The European Commission (EC) has proposed development of a global navigation satellite system (GNSS) independent from the US global positioning system (GPS) as the second stage in Europe's satellite navigation programme.

The Galileo project, announced by EC transport commissioner Neil Kinnock on 10 February, will require funding of up to 3 billion euros ($3.3 billion).

Following a year of deliberating its GNSS-2 options, the EC is proposing an open, global system that is fully compatible, but independent from GPS, with a significant role for Russia. Building on Russia's Glonass system would allow early deployment of a European-led GNSS-2. In addition, Russia has access to vital radio frequencies that are necessary for any new satellite navigation system.

The proposed system will comprise a medium earth orbit satellite network that will be developed as a public-private partnership with "significant" funding from the European Union's (EU) Trans-European Networks budget and R&D programme and the European Space Agency (ESA).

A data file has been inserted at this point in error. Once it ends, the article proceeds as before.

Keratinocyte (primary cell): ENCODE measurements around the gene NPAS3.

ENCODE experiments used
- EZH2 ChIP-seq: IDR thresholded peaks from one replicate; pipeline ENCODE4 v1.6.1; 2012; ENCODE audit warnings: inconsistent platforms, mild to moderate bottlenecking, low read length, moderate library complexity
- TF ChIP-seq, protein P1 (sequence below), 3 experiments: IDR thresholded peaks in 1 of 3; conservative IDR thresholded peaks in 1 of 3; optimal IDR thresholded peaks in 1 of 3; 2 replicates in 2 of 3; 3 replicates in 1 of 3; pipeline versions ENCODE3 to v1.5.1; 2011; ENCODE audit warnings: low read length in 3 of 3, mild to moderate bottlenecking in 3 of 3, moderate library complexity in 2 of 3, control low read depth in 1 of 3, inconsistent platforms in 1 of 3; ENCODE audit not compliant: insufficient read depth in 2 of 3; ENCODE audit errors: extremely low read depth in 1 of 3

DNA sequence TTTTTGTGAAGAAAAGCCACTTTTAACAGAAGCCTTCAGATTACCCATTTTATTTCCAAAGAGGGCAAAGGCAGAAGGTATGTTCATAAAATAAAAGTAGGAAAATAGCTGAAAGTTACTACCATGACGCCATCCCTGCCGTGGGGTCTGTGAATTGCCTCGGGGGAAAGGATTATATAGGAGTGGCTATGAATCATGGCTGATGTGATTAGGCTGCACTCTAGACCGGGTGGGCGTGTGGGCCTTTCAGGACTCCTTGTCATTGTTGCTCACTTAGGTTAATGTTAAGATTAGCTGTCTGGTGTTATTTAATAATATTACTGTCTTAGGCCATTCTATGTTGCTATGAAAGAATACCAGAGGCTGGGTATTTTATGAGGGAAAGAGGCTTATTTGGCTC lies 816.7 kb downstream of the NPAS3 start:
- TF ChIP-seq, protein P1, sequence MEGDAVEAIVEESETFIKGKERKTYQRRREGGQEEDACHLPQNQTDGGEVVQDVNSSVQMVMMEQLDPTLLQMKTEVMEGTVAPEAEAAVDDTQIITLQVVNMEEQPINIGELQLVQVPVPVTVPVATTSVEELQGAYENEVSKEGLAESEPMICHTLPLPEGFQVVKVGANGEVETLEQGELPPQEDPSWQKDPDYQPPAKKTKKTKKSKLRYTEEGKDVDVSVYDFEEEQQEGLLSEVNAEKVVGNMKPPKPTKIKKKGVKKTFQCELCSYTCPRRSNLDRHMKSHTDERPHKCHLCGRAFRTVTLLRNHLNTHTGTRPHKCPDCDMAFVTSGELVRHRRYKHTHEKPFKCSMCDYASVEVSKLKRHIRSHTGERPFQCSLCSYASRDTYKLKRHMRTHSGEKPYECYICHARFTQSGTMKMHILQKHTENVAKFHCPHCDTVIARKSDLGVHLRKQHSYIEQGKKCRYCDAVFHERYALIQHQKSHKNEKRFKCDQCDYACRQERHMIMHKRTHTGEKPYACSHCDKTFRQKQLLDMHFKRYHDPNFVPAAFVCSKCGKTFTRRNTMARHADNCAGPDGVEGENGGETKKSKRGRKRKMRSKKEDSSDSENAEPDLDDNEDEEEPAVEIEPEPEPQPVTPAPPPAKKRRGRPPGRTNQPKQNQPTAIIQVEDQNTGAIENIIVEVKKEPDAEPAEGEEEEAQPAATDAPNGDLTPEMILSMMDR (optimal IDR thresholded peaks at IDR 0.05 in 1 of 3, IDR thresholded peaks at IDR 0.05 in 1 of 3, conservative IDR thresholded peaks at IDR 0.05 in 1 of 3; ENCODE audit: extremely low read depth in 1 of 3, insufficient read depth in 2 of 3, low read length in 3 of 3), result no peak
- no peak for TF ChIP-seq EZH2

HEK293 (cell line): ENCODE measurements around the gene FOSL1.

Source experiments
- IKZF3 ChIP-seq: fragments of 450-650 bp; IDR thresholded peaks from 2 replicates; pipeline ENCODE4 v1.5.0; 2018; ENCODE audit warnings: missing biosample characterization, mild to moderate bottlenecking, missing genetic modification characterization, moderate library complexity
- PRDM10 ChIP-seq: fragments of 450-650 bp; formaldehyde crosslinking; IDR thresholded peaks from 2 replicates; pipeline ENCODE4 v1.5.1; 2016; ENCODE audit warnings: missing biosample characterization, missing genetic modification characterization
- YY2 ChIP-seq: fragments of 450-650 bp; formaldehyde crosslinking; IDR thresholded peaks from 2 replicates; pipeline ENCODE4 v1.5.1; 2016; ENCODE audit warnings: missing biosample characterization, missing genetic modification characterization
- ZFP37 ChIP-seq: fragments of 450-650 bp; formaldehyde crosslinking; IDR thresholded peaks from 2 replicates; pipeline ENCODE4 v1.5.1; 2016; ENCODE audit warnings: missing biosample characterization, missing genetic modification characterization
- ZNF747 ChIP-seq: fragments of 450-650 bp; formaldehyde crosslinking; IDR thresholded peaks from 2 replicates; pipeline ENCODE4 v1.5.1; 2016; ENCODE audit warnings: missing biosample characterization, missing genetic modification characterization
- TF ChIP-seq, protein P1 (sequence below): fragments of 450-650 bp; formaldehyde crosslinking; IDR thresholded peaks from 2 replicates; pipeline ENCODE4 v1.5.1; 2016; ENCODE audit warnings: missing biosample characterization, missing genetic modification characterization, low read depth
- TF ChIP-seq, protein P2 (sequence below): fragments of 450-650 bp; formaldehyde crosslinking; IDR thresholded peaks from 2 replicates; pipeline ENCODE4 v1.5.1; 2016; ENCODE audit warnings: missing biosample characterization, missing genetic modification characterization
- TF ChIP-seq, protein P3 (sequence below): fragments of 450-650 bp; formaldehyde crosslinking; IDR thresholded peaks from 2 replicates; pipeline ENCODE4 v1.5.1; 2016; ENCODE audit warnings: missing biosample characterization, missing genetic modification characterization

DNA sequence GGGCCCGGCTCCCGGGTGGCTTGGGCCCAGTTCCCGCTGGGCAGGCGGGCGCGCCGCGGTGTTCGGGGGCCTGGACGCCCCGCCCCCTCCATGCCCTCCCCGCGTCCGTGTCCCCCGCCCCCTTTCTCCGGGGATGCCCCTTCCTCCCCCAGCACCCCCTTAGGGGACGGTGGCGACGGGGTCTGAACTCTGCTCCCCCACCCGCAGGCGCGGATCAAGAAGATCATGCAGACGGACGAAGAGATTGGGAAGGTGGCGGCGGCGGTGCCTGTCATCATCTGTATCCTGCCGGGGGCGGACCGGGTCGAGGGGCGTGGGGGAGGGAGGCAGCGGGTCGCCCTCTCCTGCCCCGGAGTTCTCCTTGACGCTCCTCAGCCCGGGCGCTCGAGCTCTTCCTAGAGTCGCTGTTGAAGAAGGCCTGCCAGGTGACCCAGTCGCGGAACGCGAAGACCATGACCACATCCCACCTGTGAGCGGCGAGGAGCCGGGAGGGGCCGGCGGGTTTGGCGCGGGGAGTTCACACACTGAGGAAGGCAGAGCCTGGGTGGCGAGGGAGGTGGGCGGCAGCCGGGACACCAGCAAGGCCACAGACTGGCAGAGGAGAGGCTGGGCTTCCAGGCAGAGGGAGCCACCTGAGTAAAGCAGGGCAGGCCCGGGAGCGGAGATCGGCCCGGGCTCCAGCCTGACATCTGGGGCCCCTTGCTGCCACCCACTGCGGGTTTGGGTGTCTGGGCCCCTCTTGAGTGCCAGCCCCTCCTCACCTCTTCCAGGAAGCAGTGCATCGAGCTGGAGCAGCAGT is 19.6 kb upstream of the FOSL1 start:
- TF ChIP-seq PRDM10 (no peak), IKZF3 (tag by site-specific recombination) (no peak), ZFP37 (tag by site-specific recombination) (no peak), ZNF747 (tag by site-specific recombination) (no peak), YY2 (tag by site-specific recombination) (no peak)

About 750 million euros of the required funding is expected to come from EU budgets, with ESA contributing some 500 million euros. "The investment needed - less than 3,000 million euros - is not unbearable since it would be spread between 15 member states over 10 years. The returns would be immense," says Kinnock.

A European satellite navigation system would avoid the problems caused by the continent's dependence on US and Russia satellite systems "-over which Europe has no control", says the EC. The existing military-based GPS and Glonass systems fall short of realising the full potential of satellite technology and are not backed by "-adequate service guarantees and a legal framework to support the full range of civilian uses", it says.

Over coming months, the EC will propose mandates to open negotiations with Russia and the USA. Co-operation with the USA is vital to ensure that the Galileo project is interoperable and compatible with GPS.

Source: Flight International